It is time to WAKE UP America! American workers will continue to be displaced by technology and out-sourcing.
Companies continue to destroy jobs and to out-source production, e.g. Carrier in Indiana and GE in Wisconsin.
Unfortunately, ever since the 1946 passage of the Full Employment Act, economists and politicians formulating national economic policy have beguiled us into believing that economic power is democratically distributed if we have full employment – thus the political focus on job creation and redistribution of wealth rather than on equal opportunity to produce, full production and broader capital ownership accumulation. This is manifested in the myth that labor work is the ONLY way to participate in production and earn income, and that individual talent and effort are what distinguish the wealthy from the non-wealthy. Long ago that was once true because labor provided 95 percent of the input into the production of products and services. But today that is not true. Physical capital provides not less than 90 to 95 percent of the input. Full employment as the means to distribute income is not achievable, except while building a future economy that can support general affluence for EVERY citizen. When the “tools” of capital owners replace labor workers (non-capital owners) as the principal suppliers of goods, products and services, labor employment alone becomes inadequate. Thus, we are left with government policies that redistribute income in one form or another.
The men and women who have lost their jobs to the "lowest-cost forces" of globalization are victims of the narrow focus on JOBS as the only way to participate in production and earn income. Without a JOB people become despaired, frightened and dependent on others in the form of government welfare programs to survive. Yet the wealthy are not dependent on JOBS as the source of their wealth is OWNERSHIP of the non-human means of production, the assets forming the bulk of the productivity of their businesses.
Full employment is not an objective of businesses nor is conducting business statically in terms of geographical location. Companies strive to achieve cost efficiencies to maximize profits for the owners, thus keeping labor input and other costs at a minimum. They strive to minimize marginal costs, the costs of producing an additional unit of a good, product or service once a business has its fixed costs in place, in order to stay competitive with other companies racing to stay competitive through technological innovation. Reducing marginal costs enables businesses to increase profits, offer goods, products and services at a lower price (which people as consumers seek), or both. Increasingly, new technologies are enabling companies to achieve near-zero cost growth without having to hire people. Thus, private sector job creation in numbers that match the pool of people willing and able to work is constantly being eroded by physical productive capital’s ever increasing role.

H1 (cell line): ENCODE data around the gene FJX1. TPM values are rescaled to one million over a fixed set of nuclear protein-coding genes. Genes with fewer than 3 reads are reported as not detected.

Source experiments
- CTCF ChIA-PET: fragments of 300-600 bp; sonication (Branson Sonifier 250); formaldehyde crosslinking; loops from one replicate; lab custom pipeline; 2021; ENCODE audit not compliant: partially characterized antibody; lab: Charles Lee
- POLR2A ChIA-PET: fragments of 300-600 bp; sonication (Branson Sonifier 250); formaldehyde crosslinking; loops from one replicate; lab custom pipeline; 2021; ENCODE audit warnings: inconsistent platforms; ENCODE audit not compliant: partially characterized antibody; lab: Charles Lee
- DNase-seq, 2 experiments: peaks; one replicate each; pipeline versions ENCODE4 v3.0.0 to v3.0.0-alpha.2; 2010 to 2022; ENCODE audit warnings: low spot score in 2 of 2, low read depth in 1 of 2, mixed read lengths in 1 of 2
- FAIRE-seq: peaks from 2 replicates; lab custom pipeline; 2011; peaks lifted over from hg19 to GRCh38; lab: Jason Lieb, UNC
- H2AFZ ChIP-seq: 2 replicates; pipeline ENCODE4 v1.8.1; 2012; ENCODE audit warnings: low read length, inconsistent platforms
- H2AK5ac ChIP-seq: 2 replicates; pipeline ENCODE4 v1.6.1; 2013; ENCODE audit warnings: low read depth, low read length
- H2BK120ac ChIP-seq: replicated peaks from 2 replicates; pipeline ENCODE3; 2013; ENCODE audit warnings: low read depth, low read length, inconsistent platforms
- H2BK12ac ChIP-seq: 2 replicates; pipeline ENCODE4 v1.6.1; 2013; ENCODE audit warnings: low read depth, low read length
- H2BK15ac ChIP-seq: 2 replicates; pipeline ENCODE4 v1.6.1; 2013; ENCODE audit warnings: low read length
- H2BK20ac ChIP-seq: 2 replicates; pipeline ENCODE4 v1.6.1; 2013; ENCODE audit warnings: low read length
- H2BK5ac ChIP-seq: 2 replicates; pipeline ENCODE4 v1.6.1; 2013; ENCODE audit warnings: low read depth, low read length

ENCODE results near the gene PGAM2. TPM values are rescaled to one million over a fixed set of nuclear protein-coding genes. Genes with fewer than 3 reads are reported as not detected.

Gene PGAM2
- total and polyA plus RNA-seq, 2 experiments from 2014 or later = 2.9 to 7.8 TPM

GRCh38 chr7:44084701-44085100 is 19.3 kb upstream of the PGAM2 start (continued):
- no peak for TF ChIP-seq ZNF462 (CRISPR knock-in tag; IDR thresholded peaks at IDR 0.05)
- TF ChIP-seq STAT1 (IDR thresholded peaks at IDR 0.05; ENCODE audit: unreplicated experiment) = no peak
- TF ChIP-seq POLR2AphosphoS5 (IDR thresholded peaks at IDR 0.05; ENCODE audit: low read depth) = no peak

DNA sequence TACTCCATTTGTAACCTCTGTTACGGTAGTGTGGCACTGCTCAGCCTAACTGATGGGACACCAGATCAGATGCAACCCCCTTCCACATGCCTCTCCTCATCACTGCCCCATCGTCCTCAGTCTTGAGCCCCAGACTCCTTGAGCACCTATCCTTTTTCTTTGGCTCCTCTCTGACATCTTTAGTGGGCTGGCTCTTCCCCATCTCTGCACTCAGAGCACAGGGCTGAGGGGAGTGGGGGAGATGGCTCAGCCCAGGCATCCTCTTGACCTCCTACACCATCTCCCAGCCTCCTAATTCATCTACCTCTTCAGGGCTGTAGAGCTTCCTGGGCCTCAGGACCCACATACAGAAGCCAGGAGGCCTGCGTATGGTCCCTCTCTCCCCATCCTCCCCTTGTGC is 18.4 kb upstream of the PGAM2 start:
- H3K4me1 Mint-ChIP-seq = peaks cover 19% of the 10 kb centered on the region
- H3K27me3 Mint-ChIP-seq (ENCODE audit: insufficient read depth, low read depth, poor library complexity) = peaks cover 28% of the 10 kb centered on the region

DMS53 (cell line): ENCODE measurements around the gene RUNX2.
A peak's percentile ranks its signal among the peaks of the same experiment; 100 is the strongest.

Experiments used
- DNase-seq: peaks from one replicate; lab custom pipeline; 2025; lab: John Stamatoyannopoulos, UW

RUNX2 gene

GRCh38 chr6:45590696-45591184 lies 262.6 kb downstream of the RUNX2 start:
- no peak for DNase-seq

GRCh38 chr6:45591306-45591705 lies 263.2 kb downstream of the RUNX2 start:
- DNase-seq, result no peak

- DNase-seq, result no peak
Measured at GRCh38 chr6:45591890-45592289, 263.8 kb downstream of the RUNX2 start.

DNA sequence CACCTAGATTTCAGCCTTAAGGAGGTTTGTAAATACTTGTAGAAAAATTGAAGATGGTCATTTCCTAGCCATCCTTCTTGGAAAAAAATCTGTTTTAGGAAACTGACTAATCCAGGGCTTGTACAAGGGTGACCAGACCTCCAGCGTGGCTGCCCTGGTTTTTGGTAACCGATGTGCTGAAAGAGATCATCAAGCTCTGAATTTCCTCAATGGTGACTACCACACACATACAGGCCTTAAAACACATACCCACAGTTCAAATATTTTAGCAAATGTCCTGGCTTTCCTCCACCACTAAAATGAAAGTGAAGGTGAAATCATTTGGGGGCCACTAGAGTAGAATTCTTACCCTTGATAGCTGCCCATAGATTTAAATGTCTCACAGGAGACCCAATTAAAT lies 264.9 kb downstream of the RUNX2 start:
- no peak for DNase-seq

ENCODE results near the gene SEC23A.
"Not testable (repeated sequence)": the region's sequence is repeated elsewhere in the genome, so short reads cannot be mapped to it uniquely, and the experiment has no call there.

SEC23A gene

The result is that the price of goods, products and services are extremely competitive as consumers will always seek the lowest cost/quality/performance alternative, and thus for-profit companies are constantly competing with each other (on a local, national and global scale) for attracting "customers with money" to purchase their products or services in order to generate profits and thus return on investment (ROI).